The IoT Innovation That’s Helping Schools Curb Student Vaping

Teen e-cigarette use is at an all-time high, but technology could help K–12 leaders better detect and address the harmful habit.

When students smoke cigarettes on school grounds, it’s hard to hide what they’re doing. Plumes of smoke and the strong odor of tobacco or marijuana — scents that linger in the air and seep into clothing and hair — are dead giveaways. 

But most teens who consume tobacco products prefer electronic cigarettes to traditional ones. The vapor e-cigarettes emit, as well as any odor, lasts mere seconds. The devices bear little resemblance to regular cigarettes.

That means it takes more than a watchful eye and a decent sense of smell to detect students vaping. New Internet of Things technology offers a solution.

FlySense from Soter Technologies, a Wi-Fi enabled sensor, detects anomalies in air quality that could be caused by vaping as well as changes in noise levels possibly linked to violence. 

When installed in areas where cameras and microphones can’t go, such as inside school restrooms or locker rooms, FlySense works like smoke detectors. 

They won’t record images or sounds, but the devices will send school leaders real-time alerts and the locations of potentially harmful activity

Also, thanks to a partnership between Soter and the wireless company Ruckus Networks announced this summer, FlySense is integrated into the Ruckus IoT Suite. Now schools’ other IoT devices, such as security cameras, work with the vaping detection sensors.

These solutions emerged amid national conversation and concern about the high rates of vaping among teens and young adults. And we know from recent headlines how harmful vaping can be. 

As of Oct. 8, 1,299 lung injury cases and 26 deaths in the U.S. have been linked to e-cigarette use, the Centers for Disease Control and Prevention reports. The deaths include patients ages 17 to 75. (Officials have linked most of the lung injuries to off-market marijuana products.)

The CDC data also paints a grim picture of where teens and young adults fall within the outbreak: About 15 percent of patients are younger than 18; the youngest are 13.

The number of youth e-cigarette users increased by 1.5 million from 2017 to 2018, the CDC reports. The agency estimates 4.9 million middle and high school students used tobacco products in 2018. 

Among high school students, e-cigarettes accounted for most of that: 20.8 percent. By comparison, cigarettes accounted for 8.1 percent of high school students’ tobacco use last year. 

MORE FROM EDTECH: Learn how data and surveillance systems fortify security for K–12 communities.

Schools Face High Costs of Nicotine Addiction

We now understand some of the reasons why vaping caught on with youth. E-cigarettes initially were viewed as a safer alternative to cigarettes because they use water vapor. But even when labeled as “nicotine-free,” the liquids that are heated in e-cigarettes to create vapor actually contain nicotine, which is highly addictive and can harm developing brains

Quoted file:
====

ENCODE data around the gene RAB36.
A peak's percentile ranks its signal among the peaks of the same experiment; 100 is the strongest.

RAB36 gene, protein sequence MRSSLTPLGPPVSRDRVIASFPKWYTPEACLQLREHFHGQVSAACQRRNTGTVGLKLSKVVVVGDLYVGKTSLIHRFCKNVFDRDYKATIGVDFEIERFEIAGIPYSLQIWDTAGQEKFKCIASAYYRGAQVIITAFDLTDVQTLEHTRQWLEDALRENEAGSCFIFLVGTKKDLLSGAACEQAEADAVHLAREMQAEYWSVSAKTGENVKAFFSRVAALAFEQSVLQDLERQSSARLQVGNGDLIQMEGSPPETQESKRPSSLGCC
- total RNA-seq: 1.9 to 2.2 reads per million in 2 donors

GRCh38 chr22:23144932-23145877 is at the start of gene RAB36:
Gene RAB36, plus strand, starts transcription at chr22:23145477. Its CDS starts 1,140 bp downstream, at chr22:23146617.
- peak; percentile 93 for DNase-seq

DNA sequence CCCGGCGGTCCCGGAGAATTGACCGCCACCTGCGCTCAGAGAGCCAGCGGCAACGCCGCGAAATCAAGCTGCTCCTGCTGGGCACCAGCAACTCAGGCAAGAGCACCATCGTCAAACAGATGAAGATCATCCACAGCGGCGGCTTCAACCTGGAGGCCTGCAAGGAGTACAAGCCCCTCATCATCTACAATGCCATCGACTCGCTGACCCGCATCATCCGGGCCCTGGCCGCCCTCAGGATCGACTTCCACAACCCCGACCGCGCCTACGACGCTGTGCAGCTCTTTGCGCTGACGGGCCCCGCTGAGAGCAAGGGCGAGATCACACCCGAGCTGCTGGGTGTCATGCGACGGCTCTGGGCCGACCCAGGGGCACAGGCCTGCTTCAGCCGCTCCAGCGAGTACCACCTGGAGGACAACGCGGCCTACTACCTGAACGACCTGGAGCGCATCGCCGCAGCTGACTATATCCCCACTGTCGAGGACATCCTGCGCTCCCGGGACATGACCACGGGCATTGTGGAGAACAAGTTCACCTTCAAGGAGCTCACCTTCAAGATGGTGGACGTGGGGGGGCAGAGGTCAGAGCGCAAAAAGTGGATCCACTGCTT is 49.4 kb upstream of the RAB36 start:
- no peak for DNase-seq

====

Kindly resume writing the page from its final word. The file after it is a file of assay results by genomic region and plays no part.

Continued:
E-liquids also come in kid-tempting flavors such as various fruit, dessert, mint and candy — something that worried health experts as far back as 2013. 

Some of the liquids contain chemicals that are poisonous when consumed in high doses

Of high school students who are e-cigarette users, 68 percent say they use flavored e-cigarettes, according to the 2018 National Youth Tobacco Survey. 

The Food and Drug Administration and some states are moving to ban some e-cigarette flavors. Major retailers such as Walmart reportedly plan to stop selling e-cigarettes. 

Three school districts sued Juul this month, saying the company targeted young people with its marketing and stuck schools with “the costs of stopping students from vaping, disciplining them when they break school rules and providing support services when they become addicted,” The New York Times reports. 

The popularity of e-cigarettes among youth and the related health hazards underscore why vaping detection is particularly useful for school districts. 

Early generations of e-cigarettes looked like the real thing, but the modern devices don’t. 

For example, Juul, the most commonly sold e-cigarette in the U.S., looks like a long flash drive.

Sleek designs may make it more difficult for teachers to recognize a device as an e-cigarette when they see it. And many of the designs are much more deceptive than a long flash drive. 

New vape devices on the market use commercial liquid pods but have misleading designs — hoodies, wristwatches, a computer mouse, lipstick or car keys. The latter two are most worrying.

Think about that and what it means for schools. Every school day, students may possess devices that are easy to conceal, difficult to detect by sight or smell alone, and come in seemingly harmless flavors that contain addictive and potentially toxic chemicals

Having tools to detect vaping not only gives school leaders more of an edge in confiscating e-cigarettes. It might also help save students’ lives.

This article is part of the "Connect IT: Bridging the Gap Between Education and Technology" series. Please join the discussion on Twitter by using the #ConnectIT hashtag.

 

 

[title]Connect IT: Bridging the Gap Between Education and Technology
Vitalij Sova/Getty Images
Oct 23 2019

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